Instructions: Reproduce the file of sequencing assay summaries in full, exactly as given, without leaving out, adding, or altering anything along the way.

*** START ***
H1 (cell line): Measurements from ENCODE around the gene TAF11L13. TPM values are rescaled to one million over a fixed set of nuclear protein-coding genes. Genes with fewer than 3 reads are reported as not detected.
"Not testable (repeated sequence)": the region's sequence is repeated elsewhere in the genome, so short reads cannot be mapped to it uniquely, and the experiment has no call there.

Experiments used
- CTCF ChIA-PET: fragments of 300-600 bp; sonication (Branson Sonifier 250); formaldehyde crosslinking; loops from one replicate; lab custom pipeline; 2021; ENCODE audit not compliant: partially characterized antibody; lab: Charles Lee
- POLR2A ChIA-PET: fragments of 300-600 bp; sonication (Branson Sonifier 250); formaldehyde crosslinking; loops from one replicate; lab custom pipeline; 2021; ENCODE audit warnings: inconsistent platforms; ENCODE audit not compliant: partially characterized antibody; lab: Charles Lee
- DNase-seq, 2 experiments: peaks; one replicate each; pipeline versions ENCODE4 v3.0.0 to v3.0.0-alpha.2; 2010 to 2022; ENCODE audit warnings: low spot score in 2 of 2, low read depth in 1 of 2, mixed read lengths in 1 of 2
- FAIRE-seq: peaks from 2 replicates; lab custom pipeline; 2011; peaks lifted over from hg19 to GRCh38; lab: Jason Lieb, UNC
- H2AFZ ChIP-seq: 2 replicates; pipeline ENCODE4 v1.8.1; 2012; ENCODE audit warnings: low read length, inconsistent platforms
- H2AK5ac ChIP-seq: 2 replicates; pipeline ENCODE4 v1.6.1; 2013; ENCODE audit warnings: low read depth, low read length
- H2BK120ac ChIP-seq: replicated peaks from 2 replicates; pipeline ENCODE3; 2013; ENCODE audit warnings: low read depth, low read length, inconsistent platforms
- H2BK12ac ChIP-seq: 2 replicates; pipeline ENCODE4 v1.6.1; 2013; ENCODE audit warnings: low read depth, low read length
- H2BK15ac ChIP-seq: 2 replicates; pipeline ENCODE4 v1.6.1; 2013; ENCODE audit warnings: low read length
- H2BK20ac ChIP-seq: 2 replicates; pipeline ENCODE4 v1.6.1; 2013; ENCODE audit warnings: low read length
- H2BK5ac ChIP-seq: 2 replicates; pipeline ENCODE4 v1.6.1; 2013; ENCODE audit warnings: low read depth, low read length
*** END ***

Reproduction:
H1 (cell line): Measurements from ENCODE around the gene TAF11L13. TPM values are rescaled to one million over a fixed set of nuclear protein-coding genes. Genes with fewer than 3 reads are reported as not detected.
"Not testable (repeated sequence)": the region's sequence is repeated elsewhere in the genome, so short reads cannot be mapped to it uniquely, and the experiment has no call there.

Experiments used
- CTCF ChIA-PET: fragments of 300-600 bp; sonication (Branson Sonifier 250); formaldehyde crosslinking; loops from one replicate; lab custom pipeline; 2021; ENCODE audit not compliant: partially characterized antibody; lab: Charles Lee
- POLR2A ChIA-PET: fragments of 300-600 bp; sonication (Branson Sonifier 250); formaldehyde crosslinking; loops from one replicate; lab custom pipeline; 2021; ENCODE audit warnings: inconsistent platforms; ENCODE audit not compliant: partially characterized antibody; lab: Charles Lee
- DNase-seq, 2 experiments: peaks; one replicate each; pipeline versions ENCODE4 v3.0.0 to v3.0.0-alpha.2; 2010 to 2022; ENCODE audit warnings: low spot score in 2 of 2, low read depth in 1 of 2, mixed read lengths in 1 of 2
- FAIRE-seq: peaks from 2 replicates; lab custom pipeline; 2011; peaks lifted over from hg19 to GRCh38; lab: Jason Lieb, UNC
- H2AFZ ChIP-seq: 2 replicates; pipeline ENCODE4 v1.8.1; 2012; ENCODE audit warnings: low read length, inconsistent platforms
- H2AK5ac ChIP-seq: 2 replicates; pipeline ENCODE4 v1.6.1; 2013; ENCODE audit warnings: low read depth, low read length
- H2BK120ac ChIP-seq: replicated peaks from 2 replicates; pipeline ENCODE3; 2013; ENCODE audit warnings: low read depth, low read length, inconsistent platforms
- H2BK12ac ChIP-seq: 2 replicates; pipeline ENCODE4 v1.6.1; 2013; ENCODE audit warnings: low read depth, low read length
- H2BK15ac ChIP-seq: 2 replicates; pipeline ENCODE4 v1.6.1; 2013; ENCODE audit warnings: low read length
- H2BK20ac ChIP-seq: 2 replicates; pipeline ENCODE4 v1.6.1; 2013; ENCODE audit warnings: low read length
- H2BK5ac ChIP-seq: 2 replicates; pipeline ENCODE4 v1.6.1; 2013; ENCODE audit warnings: low read depth, low read length